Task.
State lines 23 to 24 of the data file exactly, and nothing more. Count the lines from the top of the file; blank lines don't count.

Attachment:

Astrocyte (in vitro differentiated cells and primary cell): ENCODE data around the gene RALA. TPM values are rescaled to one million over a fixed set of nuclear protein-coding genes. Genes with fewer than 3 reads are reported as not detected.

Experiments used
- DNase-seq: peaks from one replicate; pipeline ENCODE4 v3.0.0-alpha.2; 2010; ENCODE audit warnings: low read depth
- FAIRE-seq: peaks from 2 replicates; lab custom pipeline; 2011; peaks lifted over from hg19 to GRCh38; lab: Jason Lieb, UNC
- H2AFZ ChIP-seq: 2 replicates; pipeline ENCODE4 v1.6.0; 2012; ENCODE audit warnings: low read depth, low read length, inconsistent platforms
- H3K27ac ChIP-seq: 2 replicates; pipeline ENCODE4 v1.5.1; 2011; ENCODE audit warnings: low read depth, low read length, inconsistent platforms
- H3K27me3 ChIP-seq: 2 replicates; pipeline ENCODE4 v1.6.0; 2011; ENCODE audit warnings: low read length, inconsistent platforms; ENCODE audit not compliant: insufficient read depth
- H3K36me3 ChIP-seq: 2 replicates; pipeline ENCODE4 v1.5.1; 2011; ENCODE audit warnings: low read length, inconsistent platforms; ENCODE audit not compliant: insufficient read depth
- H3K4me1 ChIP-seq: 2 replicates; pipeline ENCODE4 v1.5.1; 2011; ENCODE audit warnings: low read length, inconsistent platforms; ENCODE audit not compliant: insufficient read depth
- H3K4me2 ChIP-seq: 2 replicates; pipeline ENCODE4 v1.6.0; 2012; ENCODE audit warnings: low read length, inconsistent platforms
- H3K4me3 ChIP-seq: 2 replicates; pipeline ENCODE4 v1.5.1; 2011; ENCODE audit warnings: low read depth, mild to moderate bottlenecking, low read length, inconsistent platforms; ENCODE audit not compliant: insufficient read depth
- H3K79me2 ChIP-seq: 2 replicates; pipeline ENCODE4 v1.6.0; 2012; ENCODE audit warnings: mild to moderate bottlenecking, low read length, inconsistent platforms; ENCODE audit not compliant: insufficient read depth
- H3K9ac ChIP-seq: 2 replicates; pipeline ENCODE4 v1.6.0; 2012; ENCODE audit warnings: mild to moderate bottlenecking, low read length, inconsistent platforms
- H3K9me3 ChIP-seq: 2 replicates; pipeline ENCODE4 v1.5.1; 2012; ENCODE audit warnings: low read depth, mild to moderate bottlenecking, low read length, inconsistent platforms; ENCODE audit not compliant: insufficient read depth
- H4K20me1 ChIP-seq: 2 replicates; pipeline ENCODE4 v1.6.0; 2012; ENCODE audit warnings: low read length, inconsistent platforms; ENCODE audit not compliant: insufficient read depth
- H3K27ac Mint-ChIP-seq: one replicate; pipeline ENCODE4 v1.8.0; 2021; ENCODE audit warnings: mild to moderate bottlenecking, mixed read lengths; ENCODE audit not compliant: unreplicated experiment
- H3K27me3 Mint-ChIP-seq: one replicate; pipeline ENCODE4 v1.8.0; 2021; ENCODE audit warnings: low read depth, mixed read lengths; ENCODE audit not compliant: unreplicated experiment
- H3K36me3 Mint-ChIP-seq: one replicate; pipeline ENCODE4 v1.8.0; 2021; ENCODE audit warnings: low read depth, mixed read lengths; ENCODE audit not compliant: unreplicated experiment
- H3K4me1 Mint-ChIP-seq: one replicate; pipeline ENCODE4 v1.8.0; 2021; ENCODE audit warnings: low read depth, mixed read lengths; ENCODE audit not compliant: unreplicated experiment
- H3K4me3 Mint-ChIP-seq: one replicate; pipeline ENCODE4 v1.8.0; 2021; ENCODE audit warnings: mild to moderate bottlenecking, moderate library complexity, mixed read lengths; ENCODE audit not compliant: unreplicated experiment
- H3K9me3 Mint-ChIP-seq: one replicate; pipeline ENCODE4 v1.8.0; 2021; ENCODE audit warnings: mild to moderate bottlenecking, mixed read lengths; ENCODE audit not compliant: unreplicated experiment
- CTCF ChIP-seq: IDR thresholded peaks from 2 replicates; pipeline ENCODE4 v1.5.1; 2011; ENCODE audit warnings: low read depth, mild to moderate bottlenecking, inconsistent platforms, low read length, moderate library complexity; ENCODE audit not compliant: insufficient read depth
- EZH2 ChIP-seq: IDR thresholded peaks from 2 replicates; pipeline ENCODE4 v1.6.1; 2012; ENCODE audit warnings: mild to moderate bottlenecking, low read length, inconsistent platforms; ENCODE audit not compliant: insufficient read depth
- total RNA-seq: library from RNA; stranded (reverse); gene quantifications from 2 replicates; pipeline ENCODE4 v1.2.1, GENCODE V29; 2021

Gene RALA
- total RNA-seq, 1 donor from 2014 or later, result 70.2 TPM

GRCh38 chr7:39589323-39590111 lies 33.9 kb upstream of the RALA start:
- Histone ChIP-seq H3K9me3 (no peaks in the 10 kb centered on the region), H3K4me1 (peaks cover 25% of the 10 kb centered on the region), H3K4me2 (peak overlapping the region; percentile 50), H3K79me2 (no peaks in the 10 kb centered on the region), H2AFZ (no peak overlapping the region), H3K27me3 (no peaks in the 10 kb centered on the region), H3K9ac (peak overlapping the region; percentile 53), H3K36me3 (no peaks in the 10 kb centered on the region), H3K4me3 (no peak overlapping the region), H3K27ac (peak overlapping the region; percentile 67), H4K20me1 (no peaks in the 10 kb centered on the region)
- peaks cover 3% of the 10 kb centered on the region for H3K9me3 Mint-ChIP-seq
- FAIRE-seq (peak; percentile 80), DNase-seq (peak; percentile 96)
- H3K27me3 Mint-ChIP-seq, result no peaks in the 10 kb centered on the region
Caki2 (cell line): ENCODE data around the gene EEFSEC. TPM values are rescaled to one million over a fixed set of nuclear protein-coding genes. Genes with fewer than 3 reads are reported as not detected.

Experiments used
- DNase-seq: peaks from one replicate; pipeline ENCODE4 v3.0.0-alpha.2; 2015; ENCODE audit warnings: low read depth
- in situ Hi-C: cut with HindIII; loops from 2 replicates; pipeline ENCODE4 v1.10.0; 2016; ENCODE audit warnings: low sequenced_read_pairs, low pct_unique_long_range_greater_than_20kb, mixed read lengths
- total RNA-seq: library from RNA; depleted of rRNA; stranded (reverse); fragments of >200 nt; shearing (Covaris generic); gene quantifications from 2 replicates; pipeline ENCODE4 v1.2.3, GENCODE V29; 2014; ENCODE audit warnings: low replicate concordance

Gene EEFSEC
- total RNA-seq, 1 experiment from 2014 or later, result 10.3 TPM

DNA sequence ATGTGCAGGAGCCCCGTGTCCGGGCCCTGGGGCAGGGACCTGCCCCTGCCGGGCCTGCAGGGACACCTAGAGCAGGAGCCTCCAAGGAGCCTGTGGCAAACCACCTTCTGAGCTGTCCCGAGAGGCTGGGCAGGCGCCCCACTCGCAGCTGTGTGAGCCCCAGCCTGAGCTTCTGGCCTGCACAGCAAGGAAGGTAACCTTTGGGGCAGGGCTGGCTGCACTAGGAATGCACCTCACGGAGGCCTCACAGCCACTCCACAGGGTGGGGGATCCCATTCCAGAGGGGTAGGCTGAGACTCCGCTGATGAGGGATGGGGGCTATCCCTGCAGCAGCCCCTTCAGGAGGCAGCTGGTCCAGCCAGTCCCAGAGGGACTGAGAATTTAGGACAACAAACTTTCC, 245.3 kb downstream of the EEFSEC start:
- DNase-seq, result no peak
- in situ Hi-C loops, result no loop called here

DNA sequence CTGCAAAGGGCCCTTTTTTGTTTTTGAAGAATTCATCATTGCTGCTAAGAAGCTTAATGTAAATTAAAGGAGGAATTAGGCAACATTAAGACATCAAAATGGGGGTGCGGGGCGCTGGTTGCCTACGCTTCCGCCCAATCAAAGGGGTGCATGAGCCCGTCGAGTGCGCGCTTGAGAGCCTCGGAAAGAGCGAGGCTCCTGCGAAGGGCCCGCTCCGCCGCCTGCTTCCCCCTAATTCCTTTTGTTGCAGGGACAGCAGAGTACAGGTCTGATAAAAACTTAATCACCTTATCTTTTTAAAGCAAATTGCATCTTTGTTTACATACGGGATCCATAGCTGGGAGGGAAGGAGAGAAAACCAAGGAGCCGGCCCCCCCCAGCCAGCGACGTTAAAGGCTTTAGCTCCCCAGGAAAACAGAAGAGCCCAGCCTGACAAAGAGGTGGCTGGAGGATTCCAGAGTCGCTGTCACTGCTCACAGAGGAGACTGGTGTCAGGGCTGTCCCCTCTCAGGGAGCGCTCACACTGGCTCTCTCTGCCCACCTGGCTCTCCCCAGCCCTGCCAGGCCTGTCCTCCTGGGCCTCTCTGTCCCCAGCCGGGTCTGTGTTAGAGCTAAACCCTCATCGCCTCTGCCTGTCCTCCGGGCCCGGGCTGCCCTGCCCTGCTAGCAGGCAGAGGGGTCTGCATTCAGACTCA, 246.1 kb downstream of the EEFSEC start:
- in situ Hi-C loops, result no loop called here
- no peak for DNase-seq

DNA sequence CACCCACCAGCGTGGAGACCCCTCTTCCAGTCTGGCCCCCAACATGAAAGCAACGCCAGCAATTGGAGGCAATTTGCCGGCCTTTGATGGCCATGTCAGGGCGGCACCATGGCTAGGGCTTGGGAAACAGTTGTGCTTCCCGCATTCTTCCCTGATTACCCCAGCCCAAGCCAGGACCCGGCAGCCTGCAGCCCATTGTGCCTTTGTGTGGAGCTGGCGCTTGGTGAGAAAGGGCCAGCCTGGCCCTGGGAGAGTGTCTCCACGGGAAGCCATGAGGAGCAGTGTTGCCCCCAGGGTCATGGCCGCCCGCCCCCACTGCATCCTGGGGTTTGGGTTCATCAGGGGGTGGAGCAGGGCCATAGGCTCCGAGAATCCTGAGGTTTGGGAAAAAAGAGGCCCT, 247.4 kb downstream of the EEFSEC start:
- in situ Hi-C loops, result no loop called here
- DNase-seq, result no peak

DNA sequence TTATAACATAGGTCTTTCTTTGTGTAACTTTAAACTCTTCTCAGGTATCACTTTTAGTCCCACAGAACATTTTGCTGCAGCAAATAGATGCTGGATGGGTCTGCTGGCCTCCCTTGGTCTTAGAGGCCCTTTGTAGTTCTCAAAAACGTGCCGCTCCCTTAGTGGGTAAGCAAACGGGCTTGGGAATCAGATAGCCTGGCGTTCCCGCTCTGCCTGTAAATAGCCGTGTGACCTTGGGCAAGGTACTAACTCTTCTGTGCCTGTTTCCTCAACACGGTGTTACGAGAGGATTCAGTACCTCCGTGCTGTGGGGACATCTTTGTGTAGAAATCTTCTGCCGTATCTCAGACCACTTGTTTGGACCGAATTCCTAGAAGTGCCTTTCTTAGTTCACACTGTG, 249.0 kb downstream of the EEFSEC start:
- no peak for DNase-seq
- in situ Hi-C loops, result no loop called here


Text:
- EZH2 ChIP-seq: IDR thresholded peaks from 2 replicates; pipeline ENCODE4 v1.6.1; 2012; ENCODE audit warnings: mild to moderate bottlenecking, low read length, inconsistent platforms; ENCODE audit not compliant: insufficient read depth
- total RNA-seq: library from RNA; stranded (reverse); gene quantifications from 2 replicates; pipeline ENCODE4 v1.2.1, GENCODE V29; 2021